My longest race of the season deserves a lengthy report, so fill the coffee mug and make sure the boss isn't around. The Iron Cross race is touted as America's longest cyclocross race. At 62 miles, 7200 feet of climbing, it is a beast. None of this puny, buffed 40 minute Gloucester stuff. IC goes big: brutal two mile singletrack descents, 500ft gnarly run-ups, fire roads and ATV trails, many downed trees to dismount for, and yes, some pavement. I have a fondness for point to point races like this. Since its inception in 2003 when I last did this race, entries have steadily grown. This year, there were nearly 300 racers at the start. Dave Penney and I headed down to Carlisle, PA Saturday evening, a 7hr drive in my xD.
It was chilly warming up, probably in the low 40's. The temperature was expected to rise dramatically during the day. I had left four water bottles to be placed at various checkpoints on the course, plus I took two with me to start. I barely warmed up for this race, figuring how hard could the start be when you have 4hrs to go?
The race start was spectacular. The day before, an email update implied that there would be four waves. Incorrect. It was only guidance on seeding. They launched all 300 of us into a traditional 'cross course in one wave. Over the PA, they said this would be the biggest mass start CX race in America. They called up about 10 top riders, then everybody else would self seed behind them. I was a few rows back on the one-lane dirt road we started on. It was riders as far back as I could see.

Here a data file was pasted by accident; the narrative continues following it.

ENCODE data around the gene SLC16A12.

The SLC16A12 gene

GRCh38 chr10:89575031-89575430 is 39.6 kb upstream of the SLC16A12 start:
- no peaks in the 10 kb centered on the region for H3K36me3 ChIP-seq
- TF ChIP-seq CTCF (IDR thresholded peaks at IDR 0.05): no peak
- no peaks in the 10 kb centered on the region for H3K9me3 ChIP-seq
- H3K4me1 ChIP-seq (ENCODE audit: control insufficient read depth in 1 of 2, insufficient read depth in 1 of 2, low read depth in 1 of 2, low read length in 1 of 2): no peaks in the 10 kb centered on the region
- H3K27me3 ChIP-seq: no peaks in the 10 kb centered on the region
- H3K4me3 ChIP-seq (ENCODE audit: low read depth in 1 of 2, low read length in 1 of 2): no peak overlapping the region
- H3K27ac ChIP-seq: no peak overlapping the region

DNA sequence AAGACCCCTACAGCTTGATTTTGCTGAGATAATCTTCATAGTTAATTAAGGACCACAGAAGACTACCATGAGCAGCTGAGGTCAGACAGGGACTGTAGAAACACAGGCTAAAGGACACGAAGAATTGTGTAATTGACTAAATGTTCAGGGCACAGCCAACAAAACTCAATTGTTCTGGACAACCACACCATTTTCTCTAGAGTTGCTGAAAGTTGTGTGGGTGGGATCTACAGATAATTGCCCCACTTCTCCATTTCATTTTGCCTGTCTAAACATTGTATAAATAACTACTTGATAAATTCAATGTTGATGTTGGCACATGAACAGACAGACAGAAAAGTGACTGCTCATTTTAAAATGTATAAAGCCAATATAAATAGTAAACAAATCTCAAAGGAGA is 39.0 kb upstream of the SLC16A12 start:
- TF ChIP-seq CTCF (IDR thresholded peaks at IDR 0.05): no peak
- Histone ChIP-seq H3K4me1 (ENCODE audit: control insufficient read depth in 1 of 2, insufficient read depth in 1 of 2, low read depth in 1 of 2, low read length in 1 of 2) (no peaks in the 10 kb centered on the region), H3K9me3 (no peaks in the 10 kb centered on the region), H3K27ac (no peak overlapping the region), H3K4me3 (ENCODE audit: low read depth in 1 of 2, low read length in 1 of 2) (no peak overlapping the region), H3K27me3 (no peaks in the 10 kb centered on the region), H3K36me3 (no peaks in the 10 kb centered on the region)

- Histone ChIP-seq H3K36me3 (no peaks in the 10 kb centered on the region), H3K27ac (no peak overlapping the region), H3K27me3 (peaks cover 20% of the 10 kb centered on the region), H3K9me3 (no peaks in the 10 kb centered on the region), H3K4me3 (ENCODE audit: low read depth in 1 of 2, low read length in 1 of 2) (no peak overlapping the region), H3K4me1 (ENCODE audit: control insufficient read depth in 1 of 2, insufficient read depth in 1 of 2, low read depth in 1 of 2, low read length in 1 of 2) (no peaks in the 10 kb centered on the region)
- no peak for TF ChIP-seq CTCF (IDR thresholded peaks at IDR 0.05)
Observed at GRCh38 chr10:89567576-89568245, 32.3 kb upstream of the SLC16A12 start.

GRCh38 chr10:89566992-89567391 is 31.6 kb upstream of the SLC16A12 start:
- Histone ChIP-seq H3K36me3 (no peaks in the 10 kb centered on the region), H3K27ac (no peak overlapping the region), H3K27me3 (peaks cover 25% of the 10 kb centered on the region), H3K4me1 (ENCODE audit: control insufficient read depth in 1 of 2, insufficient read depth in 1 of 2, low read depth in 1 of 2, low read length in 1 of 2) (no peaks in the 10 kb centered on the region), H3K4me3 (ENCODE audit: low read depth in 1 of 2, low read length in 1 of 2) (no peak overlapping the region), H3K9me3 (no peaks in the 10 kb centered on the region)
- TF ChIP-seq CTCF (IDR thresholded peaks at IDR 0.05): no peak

They had the Iron Cross Lite race the day before, a classic course with barriers. It contained "The Spiral of Death." Picture a large field that is taped off as a spiral into the center. Then with a U-turn in the middle, you work your way back out of the multi-turn spiral. 300 racers. You would wind in tighter and tighter until you reached the center. But to either side of you, massive numbers of riders were going the opposite way. It was a most sensational effect. I saw no pile-ups, but speeds were quite slow. Strangely, this start approach worked.
It took me only a few minutes to clear the classic course before heading out into the woods for the "big loop." I was with lead pack that went ballistic on the hiker-biker path. After a few miles of hauling-A, we began the first climb, still going all out. Small splits started to form, especially when coming to closed fire-road gates that created huge bottlenecks. Some guys gained spots by dismounting and sliding under the gate. The first stretch of fireroad was littered with nasty sharp embedded rocks. In a pack, you could not see these coming. The rear tire of a guy next to and just ahead of me exploded. Not like pow-hiss, it was just pow hurt-your-ears loud. The blast sprayed my whole body with rocks. Flats are a common theme of this race.